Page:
A UNESCO Filled Return to Hamburg – Come Follow Along!

In the midst of a beautiful hot, humid and record setting July in 2010 I found myself sitting on a sweltering train (inside a large ferry) headed across the channel from Denmark to Germany on my way to Hamburg. What followed was a very pleasant whirlwind tour through a city that struck me as being far more charming and rich in history and culture than I had expected.  In my preliminary post back then about Hamburg, you get a sense for the positive opinion of the city I was left with and what, I believe, will be an exciting insight into how much the city has changed in fun and exciting ways in the past five short years.

In truth, I’m shocked when I consider that it has been five years. I’ve often toyed with a return trip to Hamburg, but have only recently started re-visiting and exploring the areas close to my home-base here in Copenhagen.  Over the last year I’ve run into Hamburg repeatedly.  It all started with a NYE trip good friends took last year, which I was unable to attend, but which left me listening to grand stories of amazing adventures. Then once again as friends re-located to Hamburg and sang its praises.  Then even more recently during a series of events here in Copenhagen that touted the many exciting things going on in Hamburg. At the event I was reminded that Hamburg has now progressed fairly far into the construction of their fascinating Elbe Philharmonic Hall project, a captivating project that was only beginning to take shape during my initial visit. Even more importantly, earlier this year, the city’s Speicherstadt and Kontorhaus District with Chilehaus were named as UNESCO World Heritage sites. While I brushed up against these parts of the city in my initial visit, as a bit of a UNESCO World Heritage addict, I made a mental note that I’d definitely be heading back for a more in-depth exploration.

The Black Sun – Ribe – HD Video

Twice a year for several weeks the Wadden Sea National Park, which is a UNESCO World Heritage Site, and the surrounding area of Southern Jutland in Denmark is inundated by more than 14 million birds.  The birds flock to the region during their migration from all across Europe.  Luckily for the birds, it seems that the French Starlings have no problem effortlessly coordinating their complex movements alongside British and German Starlings. The result are massive boiling balls of Starlings that act and look very similar to massive fish bait balls in the sea.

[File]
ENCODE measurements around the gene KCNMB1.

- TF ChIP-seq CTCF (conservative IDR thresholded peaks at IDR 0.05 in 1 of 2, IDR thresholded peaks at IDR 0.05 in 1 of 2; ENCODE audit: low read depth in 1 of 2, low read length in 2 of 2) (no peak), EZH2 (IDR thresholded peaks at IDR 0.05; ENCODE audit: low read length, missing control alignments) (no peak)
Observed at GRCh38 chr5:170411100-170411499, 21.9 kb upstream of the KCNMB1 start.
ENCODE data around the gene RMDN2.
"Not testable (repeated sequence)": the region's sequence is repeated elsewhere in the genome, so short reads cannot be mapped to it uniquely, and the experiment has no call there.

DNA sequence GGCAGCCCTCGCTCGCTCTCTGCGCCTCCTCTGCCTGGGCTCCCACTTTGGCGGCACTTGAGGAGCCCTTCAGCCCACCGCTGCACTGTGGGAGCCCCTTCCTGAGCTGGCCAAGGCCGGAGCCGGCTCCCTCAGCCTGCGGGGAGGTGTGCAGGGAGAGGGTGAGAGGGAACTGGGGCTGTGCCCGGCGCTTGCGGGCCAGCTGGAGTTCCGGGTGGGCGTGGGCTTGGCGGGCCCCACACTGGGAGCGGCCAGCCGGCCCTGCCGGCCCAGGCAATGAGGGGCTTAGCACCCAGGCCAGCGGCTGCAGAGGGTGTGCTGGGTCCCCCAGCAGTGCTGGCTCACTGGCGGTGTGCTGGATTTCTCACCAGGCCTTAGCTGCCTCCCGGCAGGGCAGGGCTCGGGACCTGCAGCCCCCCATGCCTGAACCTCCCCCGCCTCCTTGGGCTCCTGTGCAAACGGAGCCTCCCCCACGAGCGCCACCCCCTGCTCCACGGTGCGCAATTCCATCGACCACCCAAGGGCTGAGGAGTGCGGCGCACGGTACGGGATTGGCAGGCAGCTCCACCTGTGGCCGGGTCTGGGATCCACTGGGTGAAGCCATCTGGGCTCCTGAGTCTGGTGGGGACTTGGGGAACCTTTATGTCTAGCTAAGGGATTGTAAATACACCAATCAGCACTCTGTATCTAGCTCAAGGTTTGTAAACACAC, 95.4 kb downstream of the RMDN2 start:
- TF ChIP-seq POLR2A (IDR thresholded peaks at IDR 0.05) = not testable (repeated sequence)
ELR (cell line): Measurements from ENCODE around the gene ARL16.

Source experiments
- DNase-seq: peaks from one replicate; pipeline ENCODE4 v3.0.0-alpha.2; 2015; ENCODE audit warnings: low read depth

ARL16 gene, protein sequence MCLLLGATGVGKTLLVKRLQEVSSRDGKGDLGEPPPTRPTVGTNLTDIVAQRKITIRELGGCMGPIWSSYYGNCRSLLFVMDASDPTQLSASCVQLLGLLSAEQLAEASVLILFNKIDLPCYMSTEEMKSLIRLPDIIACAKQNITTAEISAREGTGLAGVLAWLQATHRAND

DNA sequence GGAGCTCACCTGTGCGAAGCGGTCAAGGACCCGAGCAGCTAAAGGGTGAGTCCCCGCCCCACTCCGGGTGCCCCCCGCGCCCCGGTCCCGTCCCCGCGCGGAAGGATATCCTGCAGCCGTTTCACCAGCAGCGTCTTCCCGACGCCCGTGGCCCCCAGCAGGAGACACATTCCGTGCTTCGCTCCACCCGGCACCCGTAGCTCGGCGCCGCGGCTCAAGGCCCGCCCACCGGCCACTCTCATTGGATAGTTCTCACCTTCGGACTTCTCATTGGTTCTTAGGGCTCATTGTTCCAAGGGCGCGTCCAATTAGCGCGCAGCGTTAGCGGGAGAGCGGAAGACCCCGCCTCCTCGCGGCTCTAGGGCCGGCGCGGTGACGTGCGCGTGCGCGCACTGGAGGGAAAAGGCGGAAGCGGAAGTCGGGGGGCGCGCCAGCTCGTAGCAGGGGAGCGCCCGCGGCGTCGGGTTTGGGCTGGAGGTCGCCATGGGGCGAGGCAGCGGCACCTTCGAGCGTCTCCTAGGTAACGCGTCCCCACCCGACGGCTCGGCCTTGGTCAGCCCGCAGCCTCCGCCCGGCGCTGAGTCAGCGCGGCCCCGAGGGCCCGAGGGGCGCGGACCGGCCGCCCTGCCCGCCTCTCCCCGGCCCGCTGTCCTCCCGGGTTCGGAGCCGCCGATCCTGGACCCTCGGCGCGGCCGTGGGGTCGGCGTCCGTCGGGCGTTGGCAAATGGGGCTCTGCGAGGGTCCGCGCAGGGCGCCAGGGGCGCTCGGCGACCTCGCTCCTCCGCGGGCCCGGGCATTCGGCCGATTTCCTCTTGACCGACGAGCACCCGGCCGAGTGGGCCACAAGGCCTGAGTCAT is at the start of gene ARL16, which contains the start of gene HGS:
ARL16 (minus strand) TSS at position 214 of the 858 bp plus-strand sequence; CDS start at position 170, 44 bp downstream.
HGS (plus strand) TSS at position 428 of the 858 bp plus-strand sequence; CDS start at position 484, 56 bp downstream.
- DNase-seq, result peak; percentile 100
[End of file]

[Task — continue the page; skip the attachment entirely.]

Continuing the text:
The footage in this clip was taken in so-so weather (light rain) on October the 17th in the wetland/fielded area that sits right alongside (essentially inside) the town of Ribe.  The fact that you can view this many birds directly in the heart of Ribe is definitely one of the coolest parts about the experience and makes it very convenient, especially given you only have two chances (sunrise and sunset) to see the birds congregate and swarm.

The Wadden Sea – Weekly Travel Photo & Product Review

The Black Sun – it almost sounds ominous doesn’t it? If you’re a small worm, grasshopper, or fruit tree around south-western Jutland in fall, I suppose it is.  But, for the rest of us, it describes a stunning bird migration which is one of those you’ve-gotta-see-it-to-appreciate-it experiences. While photos like these or video like this may help convey some of the wonder of the Black Sun – the annual migration of more than 14 million starlings – it’s only when you’ve seen the birds in person, heard their chatter, and the incredible whooshing sound of their wings as they move in unison, that you get real insights into why the Black Sun is special.

How does that relate to this week’s photo? It was the main reason that drew me to the historic Danish town of Ribe in southern Jutland.  And, while I was drawn to Ribe to see the Black Sun, I soon fell in love with the city itself, often hailed as Denmark’s oldest, is historic, charming and home to beautiful doors, wonderful architecture, and lovely people.  It also serves as the home-base for an exploration of the Wadden Sea or “Vadehavet” National Park and UNESCO World Heritage Site which is immediately in/around/outside of the town.